In The News

Bias in Allocating Heart Failure Therapies; Women Critiqued More Harshly


The process of allocating heart therapies is biased. It's a structural problem. Dr. Khadijah Breathett invites clinicians to work on the structural solutions.

Leading the Compassionate Charge


During the COVID-19 era, Dr. Elizabeth Juneman writes about the compassionate charge heart failure specialists need to advance as they care for some of the most frail patients. Read her "On My Mind" column in Circulation: Heart Failure.

It's My Calling to Change the Statistics


"I knew that cardiovascular disease was devastating communities of color at a young age. It was and remains my calling to use medicine and research to change the statistics," said Dr. Khadijah Breathett in Forbes.

Students Learn CPR as High School Graduation Requirement in Arizona


High school seniors across Arizona will have to know how to perform “Chest-Compression-Only” CPR as a requirement for graduation. “This new law came up suddenly, with the state leaving schools scrambling to comply without providing any resources. That’s why it’s so valuable for schools to have organizations like Sarver Heart Center ... to turn to for help.”

Does race influence decision-making for advanced heart failure therapies?


“African-American race negatively influenced the decision-making process for heart transplants, especially during discussions among health care providers,” said lead author Khadijah Breathett, MD, MS, an assistant professor of medicine and advanced heart failure/transplant cardiologist at the University of Arizona’s Sarver Heart Center. “Since advanced therapy selection meetings are conversations rather than surveys, race may contribute significantly to treatment recommendations.”

Black Girls Rock, so Why the Health Disparities?


Dr. Khadijah Breathett, assistant professor of medicine at UA College of Medicine - Tucson and Sarver Heart Center, reported that black women in the U.S. have the highest rate of high blood pressure compared to other racial/ethnic groups and sexes; also women receive fewer heart transplants despite having higher rates of heart failure.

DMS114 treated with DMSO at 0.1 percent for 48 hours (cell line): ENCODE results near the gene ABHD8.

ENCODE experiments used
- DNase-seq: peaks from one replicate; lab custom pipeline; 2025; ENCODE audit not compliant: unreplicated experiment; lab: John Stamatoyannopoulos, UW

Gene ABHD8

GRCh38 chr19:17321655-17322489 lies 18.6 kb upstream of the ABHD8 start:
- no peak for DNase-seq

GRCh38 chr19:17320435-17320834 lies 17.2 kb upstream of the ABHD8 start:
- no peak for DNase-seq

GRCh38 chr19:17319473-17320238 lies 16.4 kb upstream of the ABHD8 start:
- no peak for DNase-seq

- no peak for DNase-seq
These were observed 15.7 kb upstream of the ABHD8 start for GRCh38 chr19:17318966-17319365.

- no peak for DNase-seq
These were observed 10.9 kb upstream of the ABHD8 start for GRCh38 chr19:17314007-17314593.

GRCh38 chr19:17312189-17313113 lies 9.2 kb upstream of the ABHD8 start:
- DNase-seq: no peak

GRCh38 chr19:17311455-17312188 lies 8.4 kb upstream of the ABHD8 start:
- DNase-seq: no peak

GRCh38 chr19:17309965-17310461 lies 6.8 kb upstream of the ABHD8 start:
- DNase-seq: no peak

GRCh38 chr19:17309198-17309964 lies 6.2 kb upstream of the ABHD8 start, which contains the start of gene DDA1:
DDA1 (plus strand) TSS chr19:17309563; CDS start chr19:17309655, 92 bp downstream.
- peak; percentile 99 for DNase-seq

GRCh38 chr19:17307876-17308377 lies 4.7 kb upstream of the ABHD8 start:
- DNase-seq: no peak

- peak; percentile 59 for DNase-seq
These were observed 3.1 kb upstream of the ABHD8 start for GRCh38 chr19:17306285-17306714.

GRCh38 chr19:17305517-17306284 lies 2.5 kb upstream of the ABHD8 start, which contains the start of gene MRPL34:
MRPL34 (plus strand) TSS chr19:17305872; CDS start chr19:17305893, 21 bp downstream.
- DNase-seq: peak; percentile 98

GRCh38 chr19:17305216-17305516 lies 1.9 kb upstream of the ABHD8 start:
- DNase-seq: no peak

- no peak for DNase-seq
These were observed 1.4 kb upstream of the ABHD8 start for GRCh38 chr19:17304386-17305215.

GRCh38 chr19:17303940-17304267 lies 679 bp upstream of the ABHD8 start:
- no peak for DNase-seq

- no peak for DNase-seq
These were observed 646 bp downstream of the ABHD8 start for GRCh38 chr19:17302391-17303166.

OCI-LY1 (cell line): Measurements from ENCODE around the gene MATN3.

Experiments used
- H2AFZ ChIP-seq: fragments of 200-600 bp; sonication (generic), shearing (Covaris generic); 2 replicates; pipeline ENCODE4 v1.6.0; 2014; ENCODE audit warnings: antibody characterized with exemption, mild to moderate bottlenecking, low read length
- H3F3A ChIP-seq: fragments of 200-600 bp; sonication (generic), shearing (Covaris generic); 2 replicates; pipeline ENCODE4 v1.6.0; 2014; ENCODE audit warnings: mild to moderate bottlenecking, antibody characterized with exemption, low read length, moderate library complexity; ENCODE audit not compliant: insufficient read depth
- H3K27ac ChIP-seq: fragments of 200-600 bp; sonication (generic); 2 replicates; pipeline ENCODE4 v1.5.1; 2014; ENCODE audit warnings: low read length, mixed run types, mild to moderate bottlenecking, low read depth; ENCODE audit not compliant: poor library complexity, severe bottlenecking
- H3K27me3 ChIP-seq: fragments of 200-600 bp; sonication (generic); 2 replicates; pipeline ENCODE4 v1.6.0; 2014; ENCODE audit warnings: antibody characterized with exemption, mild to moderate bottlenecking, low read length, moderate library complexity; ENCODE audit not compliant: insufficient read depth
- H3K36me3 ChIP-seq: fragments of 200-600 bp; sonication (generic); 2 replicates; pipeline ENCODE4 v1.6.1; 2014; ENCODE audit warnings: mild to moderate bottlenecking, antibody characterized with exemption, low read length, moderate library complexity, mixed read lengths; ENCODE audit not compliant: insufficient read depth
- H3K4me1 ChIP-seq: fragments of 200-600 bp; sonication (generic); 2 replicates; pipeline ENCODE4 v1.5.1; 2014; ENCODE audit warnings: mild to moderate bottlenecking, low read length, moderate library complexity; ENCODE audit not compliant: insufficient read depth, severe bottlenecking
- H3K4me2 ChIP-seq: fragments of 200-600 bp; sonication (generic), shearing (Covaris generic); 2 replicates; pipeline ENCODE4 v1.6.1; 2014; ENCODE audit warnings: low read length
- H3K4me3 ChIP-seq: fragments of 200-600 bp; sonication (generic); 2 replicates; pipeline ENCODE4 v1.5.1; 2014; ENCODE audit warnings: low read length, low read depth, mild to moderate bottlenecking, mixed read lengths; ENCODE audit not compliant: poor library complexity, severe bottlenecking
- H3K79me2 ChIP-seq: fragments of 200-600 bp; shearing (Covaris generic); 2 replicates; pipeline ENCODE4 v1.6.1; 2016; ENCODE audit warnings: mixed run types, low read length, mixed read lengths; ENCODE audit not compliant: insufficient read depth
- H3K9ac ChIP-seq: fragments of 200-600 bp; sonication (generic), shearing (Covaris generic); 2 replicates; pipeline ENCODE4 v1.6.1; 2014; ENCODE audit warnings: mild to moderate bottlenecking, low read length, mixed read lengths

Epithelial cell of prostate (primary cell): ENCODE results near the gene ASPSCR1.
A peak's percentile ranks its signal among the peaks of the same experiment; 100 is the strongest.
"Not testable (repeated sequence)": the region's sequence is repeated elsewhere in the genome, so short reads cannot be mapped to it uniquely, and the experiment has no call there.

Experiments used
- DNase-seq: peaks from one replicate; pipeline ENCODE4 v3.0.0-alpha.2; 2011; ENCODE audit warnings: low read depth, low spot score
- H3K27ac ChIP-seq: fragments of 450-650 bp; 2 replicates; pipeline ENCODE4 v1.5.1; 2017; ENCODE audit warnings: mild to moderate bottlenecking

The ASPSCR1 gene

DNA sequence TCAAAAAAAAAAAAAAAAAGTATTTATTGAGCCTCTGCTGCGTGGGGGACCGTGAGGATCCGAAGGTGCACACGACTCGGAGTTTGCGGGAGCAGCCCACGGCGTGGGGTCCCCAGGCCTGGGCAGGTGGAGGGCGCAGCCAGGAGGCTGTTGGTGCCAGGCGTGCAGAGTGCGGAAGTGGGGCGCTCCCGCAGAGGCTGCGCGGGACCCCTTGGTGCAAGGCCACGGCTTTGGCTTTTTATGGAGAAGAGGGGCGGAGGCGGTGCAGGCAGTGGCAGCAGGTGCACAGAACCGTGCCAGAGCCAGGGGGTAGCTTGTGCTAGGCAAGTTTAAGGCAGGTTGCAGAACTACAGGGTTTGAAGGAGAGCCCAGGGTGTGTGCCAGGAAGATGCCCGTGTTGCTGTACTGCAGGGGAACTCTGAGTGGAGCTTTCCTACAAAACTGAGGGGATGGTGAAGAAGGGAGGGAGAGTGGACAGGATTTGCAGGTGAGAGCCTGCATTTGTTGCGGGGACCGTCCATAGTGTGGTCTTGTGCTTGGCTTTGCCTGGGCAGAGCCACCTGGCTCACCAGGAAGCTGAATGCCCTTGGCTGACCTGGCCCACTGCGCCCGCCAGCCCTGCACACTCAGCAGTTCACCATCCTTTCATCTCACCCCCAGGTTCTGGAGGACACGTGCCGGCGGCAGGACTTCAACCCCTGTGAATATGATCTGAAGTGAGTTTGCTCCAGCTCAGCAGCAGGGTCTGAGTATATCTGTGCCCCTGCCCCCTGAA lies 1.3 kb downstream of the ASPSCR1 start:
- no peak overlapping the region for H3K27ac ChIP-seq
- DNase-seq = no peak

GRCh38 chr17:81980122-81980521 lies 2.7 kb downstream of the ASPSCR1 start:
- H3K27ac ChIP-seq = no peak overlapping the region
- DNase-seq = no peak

Erika Yee featured in Teachers, staff not required to learn life-saving procedure


While Arizona requires high school students to learn CPR, it doesn't require teachers to be trained. Erika Yee, University of Arizona Sarver Heart Center health education assistant, tells her story of saving the life of a bandmate in high school and informs people about the training resources available on UA Sarver Heart Center's "Learn CPR" webpage:

Prediabetes: The 84 Million-Person Health Risk


In the United States, 84 million people, 1 in 3 adults, have prediabetes and 9 out of 10 are unaware. That is more than 76 million people who could take steps to reduce their risks, if only they knew, writes Kelly Palmer, MHS, CCRP, in a Healthy Dose blog.

Making CPR Training Accessible for Underserved Communities


Erika Yee, Sarver Heart Center's health education assistant, has taught chest-compression-only CPR to more than 4,500 people during the 2018-2019 academic year. She also made training materials more accessible by collaborating with other organizations. These include materials in Spanish and American Sign Language.

Genetic Approaches to Cardiomyopathy, Dr. Jil Tardiff


BCVS Council Vice Chair Beth McNally and BCVS 2019 Co-Chair Jil Tardiff interview Keynote Lecturer Christine Seidman about her recent work on the genetics of dilated and hypertrophic cardiomyopathy and how it might be harnessed to develop new, earlier treatments.